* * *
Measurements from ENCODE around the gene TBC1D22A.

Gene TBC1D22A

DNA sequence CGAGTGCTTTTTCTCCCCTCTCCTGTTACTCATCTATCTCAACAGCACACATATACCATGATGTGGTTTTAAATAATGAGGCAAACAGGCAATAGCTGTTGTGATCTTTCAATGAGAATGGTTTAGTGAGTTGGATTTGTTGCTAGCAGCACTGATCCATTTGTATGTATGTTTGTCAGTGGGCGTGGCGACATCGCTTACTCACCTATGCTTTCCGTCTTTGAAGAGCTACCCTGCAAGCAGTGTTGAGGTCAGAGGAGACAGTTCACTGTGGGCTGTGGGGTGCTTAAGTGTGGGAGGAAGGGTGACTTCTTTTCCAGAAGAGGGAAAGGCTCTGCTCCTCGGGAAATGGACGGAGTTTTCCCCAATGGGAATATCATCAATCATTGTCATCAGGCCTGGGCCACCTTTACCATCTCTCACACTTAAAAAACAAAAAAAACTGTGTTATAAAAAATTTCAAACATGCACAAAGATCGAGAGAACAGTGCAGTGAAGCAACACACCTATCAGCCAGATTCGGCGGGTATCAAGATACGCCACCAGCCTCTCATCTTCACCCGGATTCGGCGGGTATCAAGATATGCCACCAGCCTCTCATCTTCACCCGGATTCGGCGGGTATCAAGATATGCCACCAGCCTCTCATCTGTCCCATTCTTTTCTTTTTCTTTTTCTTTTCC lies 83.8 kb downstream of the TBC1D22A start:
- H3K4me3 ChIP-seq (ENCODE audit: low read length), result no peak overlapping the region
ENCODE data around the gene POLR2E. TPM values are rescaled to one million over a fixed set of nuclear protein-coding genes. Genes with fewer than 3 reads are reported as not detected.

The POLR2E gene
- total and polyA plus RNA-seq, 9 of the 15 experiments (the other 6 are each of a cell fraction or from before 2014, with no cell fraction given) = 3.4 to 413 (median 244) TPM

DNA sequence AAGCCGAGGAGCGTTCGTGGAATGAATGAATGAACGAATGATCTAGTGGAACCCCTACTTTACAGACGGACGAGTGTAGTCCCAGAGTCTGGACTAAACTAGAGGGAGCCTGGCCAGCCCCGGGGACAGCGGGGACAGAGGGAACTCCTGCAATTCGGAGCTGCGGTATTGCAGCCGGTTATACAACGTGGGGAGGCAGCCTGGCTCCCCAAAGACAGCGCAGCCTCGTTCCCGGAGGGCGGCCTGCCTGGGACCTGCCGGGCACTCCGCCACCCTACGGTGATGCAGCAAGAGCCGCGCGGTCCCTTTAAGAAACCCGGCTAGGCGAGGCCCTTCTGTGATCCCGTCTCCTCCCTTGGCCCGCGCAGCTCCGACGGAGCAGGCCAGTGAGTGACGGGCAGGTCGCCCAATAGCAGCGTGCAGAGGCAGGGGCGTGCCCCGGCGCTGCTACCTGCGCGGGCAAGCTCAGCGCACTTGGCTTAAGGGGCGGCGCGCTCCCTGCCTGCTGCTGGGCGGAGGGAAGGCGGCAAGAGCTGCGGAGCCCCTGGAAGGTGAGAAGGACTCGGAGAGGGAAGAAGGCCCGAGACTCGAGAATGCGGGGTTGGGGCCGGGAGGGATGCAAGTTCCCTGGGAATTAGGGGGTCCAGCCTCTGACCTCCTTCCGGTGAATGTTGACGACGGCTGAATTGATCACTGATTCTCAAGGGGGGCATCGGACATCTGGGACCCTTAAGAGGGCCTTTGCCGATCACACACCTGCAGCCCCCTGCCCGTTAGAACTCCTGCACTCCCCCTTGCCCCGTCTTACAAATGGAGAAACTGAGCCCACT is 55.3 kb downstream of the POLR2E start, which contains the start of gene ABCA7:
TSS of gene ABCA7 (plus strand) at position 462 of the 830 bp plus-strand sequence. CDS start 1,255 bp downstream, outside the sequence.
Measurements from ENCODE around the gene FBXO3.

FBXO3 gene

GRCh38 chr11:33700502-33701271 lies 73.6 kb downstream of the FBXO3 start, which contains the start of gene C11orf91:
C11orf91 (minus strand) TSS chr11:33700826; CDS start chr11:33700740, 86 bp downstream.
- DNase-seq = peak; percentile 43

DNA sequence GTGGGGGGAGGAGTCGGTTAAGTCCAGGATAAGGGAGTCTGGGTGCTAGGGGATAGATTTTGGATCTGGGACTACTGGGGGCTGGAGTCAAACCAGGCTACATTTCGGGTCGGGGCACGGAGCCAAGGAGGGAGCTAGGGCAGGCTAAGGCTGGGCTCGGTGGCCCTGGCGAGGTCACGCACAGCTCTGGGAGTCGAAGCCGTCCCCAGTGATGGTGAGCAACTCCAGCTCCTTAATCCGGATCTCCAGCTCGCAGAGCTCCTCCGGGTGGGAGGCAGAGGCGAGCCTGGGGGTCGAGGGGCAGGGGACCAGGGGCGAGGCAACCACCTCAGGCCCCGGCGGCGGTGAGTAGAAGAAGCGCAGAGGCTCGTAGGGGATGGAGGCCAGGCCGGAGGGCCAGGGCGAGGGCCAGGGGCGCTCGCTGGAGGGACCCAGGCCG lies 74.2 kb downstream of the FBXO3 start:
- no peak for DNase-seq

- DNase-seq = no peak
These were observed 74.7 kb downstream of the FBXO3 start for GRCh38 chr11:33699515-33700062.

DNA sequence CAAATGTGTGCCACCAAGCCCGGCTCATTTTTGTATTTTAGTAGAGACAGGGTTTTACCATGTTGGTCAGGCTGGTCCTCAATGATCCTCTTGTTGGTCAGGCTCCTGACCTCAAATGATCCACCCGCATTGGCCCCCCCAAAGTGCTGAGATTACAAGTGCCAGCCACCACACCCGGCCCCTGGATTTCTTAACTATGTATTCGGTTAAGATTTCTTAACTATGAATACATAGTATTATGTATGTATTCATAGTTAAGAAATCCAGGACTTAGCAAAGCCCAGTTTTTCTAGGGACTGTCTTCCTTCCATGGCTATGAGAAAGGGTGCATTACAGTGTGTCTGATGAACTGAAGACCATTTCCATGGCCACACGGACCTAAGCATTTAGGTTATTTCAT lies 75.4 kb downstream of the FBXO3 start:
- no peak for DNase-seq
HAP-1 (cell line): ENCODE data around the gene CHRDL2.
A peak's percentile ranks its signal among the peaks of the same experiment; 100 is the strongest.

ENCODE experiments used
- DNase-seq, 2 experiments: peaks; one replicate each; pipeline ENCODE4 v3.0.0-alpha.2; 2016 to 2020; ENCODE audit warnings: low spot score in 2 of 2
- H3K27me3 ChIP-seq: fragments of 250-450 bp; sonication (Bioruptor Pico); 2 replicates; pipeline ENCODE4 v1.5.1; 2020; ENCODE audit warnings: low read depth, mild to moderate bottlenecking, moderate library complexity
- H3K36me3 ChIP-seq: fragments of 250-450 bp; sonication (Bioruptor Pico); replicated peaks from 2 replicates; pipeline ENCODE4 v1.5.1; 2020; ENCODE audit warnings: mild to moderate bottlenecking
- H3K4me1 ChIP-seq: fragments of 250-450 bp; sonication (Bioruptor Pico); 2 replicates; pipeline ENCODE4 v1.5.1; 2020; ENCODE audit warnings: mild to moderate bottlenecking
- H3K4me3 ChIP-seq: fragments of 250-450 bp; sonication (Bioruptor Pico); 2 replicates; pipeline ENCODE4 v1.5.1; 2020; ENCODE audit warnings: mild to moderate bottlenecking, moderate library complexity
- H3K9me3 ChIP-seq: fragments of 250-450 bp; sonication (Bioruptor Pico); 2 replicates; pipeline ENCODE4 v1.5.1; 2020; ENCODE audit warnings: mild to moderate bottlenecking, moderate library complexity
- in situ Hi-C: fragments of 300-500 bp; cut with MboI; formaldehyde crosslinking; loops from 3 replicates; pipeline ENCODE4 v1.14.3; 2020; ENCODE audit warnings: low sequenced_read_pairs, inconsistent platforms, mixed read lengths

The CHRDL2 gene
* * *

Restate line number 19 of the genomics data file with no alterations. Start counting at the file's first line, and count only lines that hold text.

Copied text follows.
DNA sequence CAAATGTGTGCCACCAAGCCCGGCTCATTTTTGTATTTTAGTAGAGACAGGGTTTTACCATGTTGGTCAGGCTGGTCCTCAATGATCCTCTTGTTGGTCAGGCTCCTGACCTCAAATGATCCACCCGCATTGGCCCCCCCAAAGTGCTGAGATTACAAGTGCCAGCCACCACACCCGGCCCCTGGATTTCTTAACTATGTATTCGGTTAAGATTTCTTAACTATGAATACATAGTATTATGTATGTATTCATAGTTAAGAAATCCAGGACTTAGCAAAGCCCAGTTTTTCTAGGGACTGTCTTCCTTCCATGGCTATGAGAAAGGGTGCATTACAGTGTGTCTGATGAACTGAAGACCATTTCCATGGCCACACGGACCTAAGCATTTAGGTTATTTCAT lies 75.4 kb downstream of the FBXO3 start: